We all end up as worm food eventually. That’s unavoidable.
I was looking through some of my old notes when I started thinking about this truism, partly (you will not be surprised to hear) as the driver behind a game idea, but partly not. You see, I have a very large stack of unpublished games and stories in my notebooks. Every day I add to the pile, sometimes just a little tweak to an existing notion, other times several whole games. It varies.
What doesn’t vary is the fact that it’s way easier to add to this pile than it is to get a project all the way through development and into print. Anything finished has taken a great deal of effort to get there. Way more than getting the core ideas down in the first place.
What I was thinking about was simple: the list gets bigger as my ability to get it done shrinks. It’s hard to put exact numbers on this, but a very quick headcount looks like single figures % complete is to be expected. Half a dozen finished out of every hundred. Something like that. A sobering thought. YMMV, of course, and exact numbers aside I know that the majority of these notes will end up in the Soylent Green along with me, simply because of time constraints. What to do?
My answer was to plan better and be more focussed about what I spent my time on. This is partly why I’m back on Quirkworthy talking about Gesamtkunstwerk and the like. Fancy German words are not enough though. I need to fine down this enormous list of options into something more workable.
I’ve applied two main approaches to picking my projects for Quirkworthy.
Quality & Enthusiasm
My first thinning tactic started with quality. I thought, “not all ideas are equal – just do the best ones”. Now I’ve been doing this a long time, so my internal spam filters aren’t bad, and the dumbest ideas I come up with never even make it to the notes stage. Regardless of that, there is still a spectrum of quality in what’s been written down. All I needed to do was order them from worst to best and start at the top. Right? Not so fast.
What is best? And yes, I know: “To crush your enemies, to see them driven before you, and to hear the lamentations of their women.” Obviously. But apart from that. How do I know that this project is better than that one? Sure, I can make some broad assumptions, and that’s a start, but really? Best? Definitively? I wasn’t sure. I kept changing my mind. Turns out that “Best” was not the droid I was looking for.
After a few false starts I ended up applying a much more important criterion as my first step: enthusiasm. Which ones enthused me most?
In the end, it’s me that’s doing the work, and I’m a firm believer that enjoying what you’re doing comes through in the end result. That, in itself, should move me in the vague direction of “best”, if that still matters. Plus, if I only get to make, say, 30 things from my list of several hundred, they really ought to be ones I enjoyed most. This is still a bit of a slippery concept, but it felt easier to apply than best, so I went with it.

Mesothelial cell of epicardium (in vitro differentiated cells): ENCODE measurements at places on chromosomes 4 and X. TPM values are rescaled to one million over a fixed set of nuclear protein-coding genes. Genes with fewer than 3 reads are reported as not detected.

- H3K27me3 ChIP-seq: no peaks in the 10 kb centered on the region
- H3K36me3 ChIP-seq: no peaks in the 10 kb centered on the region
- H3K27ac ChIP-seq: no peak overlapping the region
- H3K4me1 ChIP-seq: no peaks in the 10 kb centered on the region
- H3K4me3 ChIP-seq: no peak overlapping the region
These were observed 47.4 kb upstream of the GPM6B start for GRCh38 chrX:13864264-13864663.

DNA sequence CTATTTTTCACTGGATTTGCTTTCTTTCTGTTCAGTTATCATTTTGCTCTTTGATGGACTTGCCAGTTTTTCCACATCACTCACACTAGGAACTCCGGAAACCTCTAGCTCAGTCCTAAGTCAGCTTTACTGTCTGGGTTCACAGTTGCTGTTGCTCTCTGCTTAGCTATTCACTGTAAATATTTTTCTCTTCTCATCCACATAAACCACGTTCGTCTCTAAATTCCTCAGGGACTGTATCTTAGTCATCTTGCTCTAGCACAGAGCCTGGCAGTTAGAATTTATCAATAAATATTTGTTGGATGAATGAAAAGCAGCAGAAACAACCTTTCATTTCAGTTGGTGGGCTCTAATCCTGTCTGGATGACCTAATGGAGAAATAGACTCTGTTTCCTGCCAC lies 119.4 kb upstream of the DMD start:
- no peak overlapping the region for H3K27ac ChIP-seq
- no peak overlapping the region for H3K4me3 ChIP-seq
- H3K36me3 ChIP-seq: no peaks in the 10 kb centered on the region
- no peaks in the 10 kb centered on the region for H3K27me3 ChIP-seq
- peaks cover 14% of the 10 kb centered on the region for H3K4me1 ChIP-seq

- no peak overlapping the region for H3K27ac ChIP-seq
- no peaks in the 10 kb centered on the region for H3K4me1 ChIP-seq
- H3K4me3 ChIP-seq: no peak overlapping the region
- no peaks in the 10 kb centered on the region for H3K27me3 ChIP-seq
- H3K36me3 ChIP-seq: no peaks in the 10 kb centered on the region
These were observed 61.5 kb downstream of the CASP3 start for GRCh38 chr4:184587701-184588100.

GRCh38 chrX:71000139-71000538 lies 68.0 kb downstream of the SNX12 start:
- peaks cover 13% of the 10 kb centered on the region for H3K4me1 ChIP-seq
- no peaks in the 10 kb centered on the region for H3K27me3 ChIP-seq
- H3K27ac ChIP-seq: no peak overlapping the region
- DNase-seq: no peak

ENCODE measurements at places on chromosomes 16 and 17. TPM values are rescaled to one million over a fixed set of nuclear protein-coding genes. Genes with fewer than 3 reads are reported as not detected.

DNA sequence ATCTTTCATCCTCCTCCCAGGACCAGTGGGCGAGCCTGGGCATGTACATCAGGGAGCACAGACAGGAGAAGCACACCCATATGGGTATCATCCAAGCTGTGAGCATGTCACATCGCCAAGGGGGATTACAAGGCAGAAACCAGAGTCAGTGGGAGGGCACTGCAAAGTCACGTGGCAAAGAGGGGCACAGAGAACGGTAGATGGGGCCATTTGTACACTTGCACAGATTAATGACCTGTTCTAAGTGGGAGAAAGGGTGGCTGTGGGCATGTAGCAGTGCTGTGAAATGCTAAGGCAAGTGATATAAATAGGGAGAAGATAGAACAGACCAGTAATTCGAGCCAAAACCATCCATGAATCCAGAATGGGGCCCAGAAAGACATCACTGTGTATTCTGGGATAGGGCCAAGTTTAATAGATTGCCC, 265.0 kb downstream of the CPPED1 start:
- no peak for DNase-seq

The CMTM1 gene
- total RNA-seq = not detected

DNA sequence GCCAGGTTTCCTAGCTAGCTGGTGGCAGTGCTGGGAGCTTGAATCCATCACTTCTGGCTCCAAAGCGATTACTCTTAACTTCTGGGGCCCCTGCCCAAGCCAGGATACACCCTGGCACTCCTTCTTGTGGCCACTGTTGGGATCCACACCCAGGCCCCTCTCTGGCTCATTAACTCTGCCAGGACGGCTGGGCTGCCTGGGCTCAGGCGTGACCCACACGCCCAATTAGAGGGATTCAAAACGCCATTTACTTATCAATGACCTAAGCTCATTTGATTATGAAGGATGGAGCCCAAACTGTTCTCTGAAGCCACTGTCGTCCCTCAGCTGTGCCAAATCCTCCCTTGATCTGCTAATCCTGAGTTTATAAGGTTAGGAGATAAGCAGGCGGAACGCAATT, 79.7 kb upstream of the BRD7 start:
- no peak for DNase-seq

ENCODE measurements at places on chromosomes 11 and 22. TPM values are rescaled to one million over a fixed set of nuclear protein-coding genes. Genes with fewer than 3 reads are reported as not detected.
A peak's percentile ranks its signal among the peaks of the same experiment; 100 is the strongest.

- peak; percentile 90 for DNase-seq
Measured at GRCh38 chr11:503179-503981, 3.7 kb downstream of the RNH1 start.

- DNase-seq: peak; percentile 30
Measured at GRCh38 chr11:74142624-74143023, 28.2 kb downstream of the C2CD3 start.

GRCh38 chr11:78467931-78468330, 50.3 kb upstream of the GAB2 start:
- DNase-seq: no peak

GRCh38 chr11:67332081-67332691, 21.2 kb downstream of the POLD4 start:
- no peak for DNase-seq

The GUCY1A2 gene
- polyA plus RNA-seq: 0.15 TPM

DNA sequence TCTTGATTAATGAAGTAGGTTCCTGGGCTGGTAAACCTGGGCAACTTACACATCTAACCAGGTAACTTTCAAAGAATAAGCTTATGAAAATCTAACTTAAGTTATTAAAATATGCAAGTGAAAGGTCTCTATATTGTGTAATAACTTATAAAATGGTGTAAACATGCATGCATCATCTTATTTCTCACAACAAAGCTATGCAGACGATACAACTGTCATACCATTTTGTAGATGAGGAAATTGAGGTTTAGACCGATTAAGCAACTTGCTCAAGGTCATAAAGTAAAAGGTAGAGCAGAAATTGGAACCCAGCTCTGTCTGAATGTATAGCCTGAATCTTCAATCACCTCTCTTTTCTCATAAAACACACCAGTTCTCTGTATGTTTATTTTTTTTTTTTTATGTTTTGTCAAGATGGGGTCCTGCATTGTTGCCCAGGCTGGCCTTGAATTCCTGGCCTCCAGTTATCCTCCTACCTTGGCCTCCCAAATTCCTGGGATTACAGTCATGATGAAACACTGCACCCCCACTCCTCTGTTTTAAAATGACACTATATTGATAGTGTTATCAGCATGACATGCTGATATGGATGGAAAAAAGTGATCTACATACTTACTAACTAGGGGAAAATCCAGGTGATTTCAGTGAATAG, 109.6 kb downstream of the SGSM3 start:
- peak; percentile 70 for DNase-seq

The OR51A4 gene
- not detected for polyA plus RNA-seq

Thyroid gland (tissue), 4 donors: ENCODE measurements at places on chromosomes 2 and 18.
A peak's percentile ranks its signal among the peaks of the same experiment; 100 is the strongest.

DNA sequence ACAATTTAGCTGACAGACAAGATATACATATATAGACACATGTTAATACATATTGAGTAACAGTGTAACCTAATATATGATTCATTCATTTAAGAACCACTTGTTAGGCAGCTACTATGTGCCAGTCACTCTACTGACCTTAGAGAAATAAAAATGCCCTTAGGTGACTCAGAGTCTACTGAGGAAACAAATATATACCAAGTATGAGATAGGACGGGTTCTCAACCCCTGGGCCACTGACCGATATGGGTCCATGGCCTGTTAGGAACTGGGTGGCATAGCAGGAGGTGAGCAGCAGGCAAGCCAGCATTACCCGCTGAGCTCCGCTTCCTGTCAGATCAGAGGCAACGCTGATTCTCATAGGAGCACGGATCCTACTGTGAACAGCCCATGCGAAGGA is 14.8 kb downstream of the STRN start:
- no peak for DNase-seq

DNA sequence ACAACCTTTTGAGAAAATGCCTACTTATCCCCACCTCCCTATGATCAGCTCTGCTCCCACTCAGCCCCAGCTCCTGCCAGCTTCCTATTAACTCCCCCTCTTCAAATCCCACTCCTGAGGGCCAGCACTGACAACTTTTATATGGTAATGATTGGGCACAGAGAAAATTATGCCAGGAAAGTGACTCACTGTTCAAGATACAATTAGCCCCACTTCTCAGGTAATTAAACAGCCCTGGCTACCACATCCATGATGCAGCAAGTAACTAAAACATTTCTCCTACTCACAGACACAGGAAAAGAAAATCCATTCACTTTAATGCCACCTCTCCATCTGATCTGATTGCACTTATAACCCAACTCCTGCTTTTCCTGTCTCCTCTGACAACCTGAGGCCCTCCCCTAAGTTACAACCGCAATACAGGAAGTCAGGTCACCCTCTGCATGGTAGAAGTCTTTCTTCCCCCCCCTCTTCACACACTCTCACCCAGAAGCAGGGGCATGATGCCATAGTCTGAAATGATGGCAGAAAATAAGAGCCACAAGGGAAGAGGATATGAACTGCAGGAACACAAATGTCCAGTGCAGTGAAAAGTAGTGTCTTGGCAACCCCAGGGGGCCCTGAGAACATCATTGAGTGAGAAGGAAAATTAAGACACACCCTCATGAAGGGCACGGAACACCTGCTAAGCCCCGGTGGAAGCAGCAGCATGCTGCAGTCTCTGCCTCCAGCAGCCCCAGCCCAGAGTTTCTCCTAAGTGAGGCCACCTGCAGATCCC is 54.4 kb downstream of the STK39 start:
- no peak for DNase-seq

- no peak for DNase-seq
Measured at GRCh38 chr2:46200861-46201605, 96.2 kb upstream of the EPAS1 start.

Killer Combo FTW
With the idea of enthusiasm in mind, I started going through my notes and applying a second notion: combining things. I’ve come up with a lot of different fictional worlds over the years. Many have been developed over a long time, and have evolved and sprawled as they did so. Far too many to do them all justice. So, I challenged myself to see how few I could boil it down to. If things were similar, could they be combined rather than thrown out? What’s unique and interesting about this idea? Can that squeeze in somewhere else or does it need to stand alone? Could these stories fit in that world? How about that character? Item? Dialogue? Magic system? Hairstyle? It’s an interesting exercise, and I think it has made the survivors of this cull more interesting places, with the combinations adding depth. The real world is, after all, a complicated place.
In the end I reduced this list of fictional worlds to a single digit total, which was a big drop from the original number. Not counting one-offs, obviously. They get a pass as they are so much less work.
I’ve also started enforcing the principle that all my new ideas have to fit into one of the shortlisted worlds. This helps avoid the whole thing sprawling out of control again, and so far it’s been working. Admittedly, there are corners of my notes that I haven’t yet corralled, so it’s ongoing, and I’m sure that I’ll come up with the odd one-off idea which simply won’t fit. However, the main boundaries are set now. Just got to make it happen.
This is where Quirkworthy comes in, and this shortlist is the constellation of worlds that I will be exploring here.
So where am I? My last post was about Gesamtkunstwerk and the idea of pulling together different creative strands to focus on a unified vision as a way to get the highest quality work. This post has described how I got to my shortlist of what to focus on. Next time, I’ll look at the thread that runs through all of these projects, and the one that has really been my focus all along.